In fish, studies available to date have demonstrated the presence of transcripts for tas1r2 and tas1r3 (genes encoding T1r2 and T1r3, respectively) in the midgut of rainbow trout (Oncorhynchus mykiss)13, as well as gpcr6a and casr mRNAs in the GIT of Atlantic salmon (Salmo salar)14. Additionally, gnai1 (gene encoding guanine nucleotide-binding protein G(I) subunit alpha, possibly the fish equivalent to mammalian gustducin, considering that teleost fish apparently lack an ortholog of this protein15) mRNAs have been detected in the rainbow trout midgut13. In grass carp (Ctenopharyngodon idella), abundance of tas1r1 and tas1r3 has been measured in intestine, with significant changes occurring during the transition from their carnivore to herbivore feeding habits16. Furthermore, immunoreactive cells expressing taste-signalling G protein subunits, Gαtran and Gαgust, have been detected in stomach and intestine of common sole (Solea solea)17 and seabass (Dicentrarchus labrax)18. These studies reported that the density of these molecules was modulated by diet composition in sole, and that Gαtran-immunoreactive gastric cells in the sea bass co-expressed GHRL18, which is consistent with their likely participation in nutrient sensing mechanisms.

With this background, this study aimed to identify and characterize amino acid sensing mechanisms in the GIT of the carnivorous fish rainbow trout (Oncorhynchus mykiss). This research complemented previous studies in which we characterized nutrient sensing systems involved in food intake control in central and peripheral (liver) tissues19, and particularly amino acid sensing systems in the hypothalamus and hindbrain in the same model species20,21. With this objective in mind, we first studied the putative presence and expression pattern of the different known mammalian amino acid sensors, as well as of key gut hormones, along the trout GIT. Then, we characterized the response of those receptors, intracellular signaling mechanisms and gut hormones, to the intragastric administration of l-leucine, l-valine, l-proline or l-glutamate. The results obtained allowed us to characterize, for the first time in fish, the response of amino acid receptors and gastrointestinal hormones to the presence of different amino acids in the intestinal lumen.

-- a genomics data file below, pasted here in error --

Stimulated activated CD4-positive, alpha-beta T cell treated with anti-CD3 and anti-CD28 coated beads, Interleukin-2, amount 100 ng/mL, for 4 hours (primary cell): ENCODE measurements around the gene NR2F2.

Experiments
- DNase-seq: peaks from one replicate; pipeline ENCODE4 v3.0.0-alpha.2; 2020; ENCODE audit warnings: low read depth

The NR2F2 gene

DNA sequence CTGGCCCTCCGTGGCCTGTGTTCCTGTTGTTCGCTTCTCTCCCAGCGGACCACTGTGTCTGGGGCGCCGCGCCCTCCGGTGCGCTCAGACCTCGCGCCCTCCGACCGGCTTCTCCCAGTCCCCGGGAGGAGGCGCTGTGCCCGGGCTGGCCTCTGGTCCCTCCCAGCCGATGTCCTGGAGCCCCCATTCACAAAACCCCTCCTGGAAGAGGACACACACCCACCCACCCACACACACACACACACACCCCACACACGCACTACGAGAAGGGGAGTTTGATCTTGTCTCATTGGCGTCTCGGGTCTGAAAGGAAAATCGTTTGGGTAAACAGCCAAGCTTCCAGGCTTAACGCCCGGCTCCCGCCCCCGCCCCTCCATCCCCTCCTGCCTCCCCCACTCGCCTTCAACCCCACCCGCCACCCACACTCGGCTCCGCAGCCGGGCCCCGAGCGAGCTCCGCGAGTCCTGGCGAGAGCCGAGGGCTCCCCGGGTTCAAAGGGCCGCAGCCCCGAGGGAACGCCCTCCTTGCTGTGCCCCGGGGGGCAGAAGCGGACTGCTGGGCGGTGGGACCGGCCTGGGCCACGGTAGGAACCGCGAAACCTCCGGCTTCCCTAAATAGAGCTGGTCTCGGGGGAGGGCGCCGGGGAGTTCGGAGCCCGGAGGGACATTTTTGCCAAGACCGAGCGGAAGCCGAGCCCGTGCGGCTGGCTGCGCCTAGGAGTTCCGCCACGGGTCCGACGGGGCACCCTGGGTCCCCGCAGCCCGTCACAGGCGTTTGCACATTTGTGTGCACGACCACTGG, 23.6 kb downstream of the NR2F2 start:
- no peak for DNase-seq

Amino acid receptors mRNAs are present in the rainbow trout gastrointestinal tract